Pruning fiddle leaf fig

dad4fiveAugust 12, 2014

Help please? I've read many of the existing posts but nothing seems to match exactly. Attached is a pic of my plant which I'm very attached to. I had it's parent in my office at work for 17 years. This is a cutting that my secretary rooted for me from the top of the original a few months before I retired Dec '12. It is growing prolifically, but as you can tell, now not able to support its upper weight. How, when where to prune???

Many thanks!!

This post was edited by dad4five on Tue, Aug 12, 14 at 12:26

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ken_adrian Adrian MI cold Z5

why dont you root it like she did.. and recreate a small plant... see link....

it will be the same plant ...

it seems obvious.. that you will not win the battle of trying to tame it thru pruning ...

of is that what you are asking???

this is what i do.. when i try to grow TREES.. indoors ...


ps: that is a huge plant.. in a small pot.. when was the last time the media was changed?????

Here is a link that might be useful: link

    Bookmark   August 12, 2014 at 12:22PM
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would repotting again in an even bigger pot help? If i do prune, where to try ? 1/2 way down?

    Bookmark   August 13, 2014 at 2:21PM
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Deleted post

This post was edited by SueOK on Wed, Aug 13, 14 at 23:14

    Bookmark   August 13, 2014 at 4:16PM
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tapla (mid-MI z5b-6a)

Hi, D4F When plants endowed with an upright growth habit cant stay upright, it's usually lack of light that's the cause, and that's a recurrent theme here at houseplants. My opinion is that rigging & mechanical supports for trees are unnecessary - that's what pruning tools are for. It's easier to bend a long piece of wood than a short one, which is why shortening the tree will seem to stiffen it. It really doesn't, but it can save it from laying over.

I'm used to cutting trees all the way back to the soil line in order to start a new top and create taper in the trunk, so I wouldn't have any reservation about cutting it back to 1 or 2 healthy leaves in June. You probably don't want to do anything so drastic, so keep in mind that the top bud is likely to be elected as your new leader, so make sure it's facing in the direction you want it to grow. IOW - prune it to a bud on the opposite side of the direction it's leaning. That's not particularly important, though, because you'll be able to correct the planting angle at the next (first?) repot - something I urge you to familiarize yourself with. Some growers leave their trees root bound because they don't want them to grow fast, but that doesn't make a lot of sense to me. A robust tree is much more resistant to insects and disease than one stressed by tight roots, and it's easier to keep the plant full and eye appealing. If the tree grows fast ..... see "that's what pruning tools are for" above.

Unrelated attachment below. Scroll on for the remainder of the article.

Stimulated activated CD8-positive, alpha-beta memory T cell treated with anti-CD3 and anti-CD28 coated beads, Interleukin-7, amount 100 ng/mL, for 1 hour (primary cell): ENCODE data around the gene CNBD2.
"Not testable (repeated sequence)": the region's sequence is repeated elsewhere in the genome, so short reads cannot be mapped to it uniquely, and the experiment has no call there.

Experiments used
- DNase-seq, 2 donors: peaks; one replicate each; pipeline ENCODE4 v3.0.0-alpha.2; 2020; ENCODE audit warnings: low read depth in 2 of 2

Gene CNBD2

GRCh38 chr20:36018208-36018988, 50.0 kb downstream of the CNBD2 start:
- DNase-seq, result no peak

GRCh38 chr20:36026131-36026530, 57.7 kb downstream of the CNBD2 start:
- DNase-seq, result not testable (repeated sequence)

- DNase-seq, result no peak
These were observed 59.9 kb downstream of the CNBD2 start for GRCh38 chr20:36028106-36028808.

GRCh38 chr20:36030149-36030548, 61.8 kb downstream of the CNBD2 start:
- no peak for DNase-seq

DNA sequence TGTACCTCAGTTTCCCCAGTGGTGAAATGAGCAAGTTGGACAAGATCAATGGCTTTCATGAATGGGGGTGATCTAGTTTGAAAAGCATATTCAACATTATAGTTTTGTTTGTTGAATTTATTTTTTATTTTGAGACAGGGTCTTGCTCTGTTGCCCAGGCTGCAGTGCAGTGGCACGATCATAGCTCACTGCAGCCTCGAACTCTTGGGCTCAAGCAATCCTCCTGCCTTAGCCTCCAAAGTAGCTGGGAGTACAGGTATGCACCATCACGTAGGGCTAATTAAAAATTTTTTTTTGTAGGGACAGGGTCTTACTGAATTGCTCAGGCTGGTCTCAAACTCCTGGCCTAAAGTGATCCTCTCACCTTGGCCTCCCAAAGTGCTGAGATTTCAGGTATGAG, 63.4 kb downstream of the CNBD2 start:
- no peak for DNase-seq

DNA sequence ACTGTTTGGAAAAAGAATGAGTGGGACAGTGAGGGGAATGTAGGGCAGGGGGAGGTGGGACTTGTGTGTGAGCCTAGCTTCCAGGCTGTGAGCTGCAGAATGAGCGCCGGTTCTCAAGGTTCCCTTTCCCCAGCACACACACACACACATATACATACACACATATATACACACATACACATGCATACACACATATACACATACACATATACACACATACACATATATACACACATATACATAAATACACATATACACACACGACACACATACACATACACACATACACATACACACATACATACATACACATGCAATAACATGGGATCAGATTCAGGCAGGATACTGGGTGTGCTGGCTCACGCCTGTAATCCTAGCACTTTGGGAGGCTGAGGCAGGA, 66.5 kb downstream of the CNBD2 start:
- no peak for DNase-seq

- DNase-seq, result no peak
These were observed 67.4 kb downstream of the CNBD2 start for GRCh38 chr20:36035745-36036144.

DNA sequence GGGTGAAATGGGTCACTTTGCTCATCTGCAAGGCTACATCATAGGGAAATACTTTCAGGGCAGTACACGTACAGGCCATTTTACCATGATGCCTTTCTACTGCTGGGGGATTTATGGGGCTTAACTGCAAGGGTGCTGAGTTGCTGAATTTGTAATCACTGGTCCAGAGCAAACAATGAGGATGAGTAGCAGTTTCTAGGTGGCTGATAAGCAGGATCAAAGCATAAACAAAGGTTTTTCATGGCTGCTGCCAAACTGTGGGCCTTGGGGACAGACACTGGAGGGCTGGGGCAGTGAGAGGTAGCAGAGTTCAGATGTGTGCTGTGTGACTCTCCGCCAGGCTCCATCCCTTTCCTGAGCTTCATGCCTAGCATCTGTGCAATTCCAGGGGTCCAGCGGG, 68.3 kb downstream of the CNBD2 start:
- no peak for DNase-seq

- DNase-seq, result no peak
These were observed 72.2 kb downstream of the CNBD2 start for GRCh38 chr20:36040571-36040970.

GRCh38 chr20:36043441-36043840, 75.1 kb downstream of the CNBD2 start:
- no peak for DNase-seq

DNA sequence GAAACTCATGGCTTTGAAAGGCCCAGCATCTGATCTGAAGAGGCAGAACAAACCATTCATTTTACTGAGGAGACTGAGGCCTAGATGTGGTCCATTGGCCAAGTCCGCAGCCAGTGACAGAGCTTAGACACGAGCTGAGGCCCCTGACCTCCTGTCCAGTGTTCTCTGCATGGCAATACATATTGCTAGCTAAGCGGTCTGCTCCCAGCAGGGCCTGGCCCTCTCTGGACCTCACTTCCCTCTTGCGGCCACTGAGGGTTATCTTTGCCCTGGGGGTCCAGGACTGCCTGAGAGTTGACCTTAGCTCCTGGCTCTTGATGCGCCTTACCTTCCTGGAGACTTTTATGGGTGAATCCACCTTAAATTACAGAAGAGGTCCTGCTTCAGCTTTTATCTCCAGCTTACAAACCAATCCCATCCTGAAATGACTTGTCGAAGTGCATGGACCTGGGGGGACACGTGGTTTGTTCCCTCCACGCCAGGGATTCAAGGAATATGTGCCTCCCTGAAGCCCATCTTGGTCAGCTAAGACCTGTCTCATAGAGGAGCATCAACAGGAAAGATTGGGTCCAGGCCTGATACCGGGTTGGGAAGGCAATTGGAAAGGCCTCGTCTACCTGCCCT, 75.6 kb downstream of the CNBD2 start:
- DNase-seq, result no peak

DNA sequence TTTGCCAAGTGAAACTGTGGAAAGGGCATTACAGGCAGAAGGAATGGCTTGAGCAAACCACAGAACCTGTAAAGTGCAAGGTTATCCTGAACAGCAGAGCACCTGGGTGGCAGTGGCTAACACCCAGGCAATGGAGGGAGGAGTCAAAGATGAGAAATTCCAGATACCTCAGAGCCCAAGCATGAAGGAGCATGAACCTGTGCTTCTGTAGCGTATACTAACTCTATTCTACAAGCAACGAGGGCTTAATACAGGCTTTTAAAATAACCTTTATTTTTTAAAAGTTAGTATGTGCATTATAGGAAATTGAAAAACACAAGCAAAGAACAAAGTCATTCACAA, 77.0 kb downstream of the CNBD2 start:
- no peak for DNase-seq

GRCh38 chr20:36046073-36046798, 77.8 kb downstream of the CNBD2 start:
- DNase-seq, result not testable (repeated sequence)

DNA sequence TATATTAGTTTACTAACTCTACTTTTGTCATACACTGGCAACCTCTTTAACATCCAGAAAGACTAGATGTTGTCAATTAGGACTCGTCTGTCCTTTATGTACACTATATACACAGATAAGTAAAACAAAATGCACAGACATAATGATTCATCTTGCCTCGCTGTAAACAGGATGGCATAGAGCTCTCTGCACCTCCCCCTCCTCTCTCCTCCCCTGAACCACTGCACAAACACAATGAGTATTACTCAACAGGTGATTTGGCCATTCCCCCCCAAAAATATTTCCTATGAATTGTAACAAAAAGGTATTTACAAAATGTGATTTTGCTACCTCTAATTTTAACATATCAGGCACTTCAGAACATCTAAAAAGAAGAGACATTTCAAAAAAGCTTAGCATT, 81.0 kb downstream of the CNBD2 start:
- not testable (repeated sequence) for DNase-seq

I'd shorten it a little now, to ease the leaning, and get on a program starting next summer that goes like this:

Repot around Father's Day if the plant needs it and do any hard pruning after the tree resumes growth. Alternately, do your pruning in late May and your repotting between Father's Day and July 4th.

Plants have a natural rhythm, and while working on them when they are not growing strong might not kill them outright, there is little reason NOT to work WITH the plant to order your operations to take advantage of the plant's strengths and make allowance for its weaknesses.

It might seem far fetched, but once you fall into the same pattern as the plant, your confidence will increase and you'll establish a feeling of a greater degree of harmony with your plants. 15 years ago, a concept like that would have been totally foreign to me because no one had ever suggested there are different levels at which we can enjoy the growing experience. As I look back at my own experience(s), I can now see very clearly that the more we learn about plants the greater the chance that our growing experience will move to a higher plane.


    Bookmark   August 13, 2014 at 5:27PM
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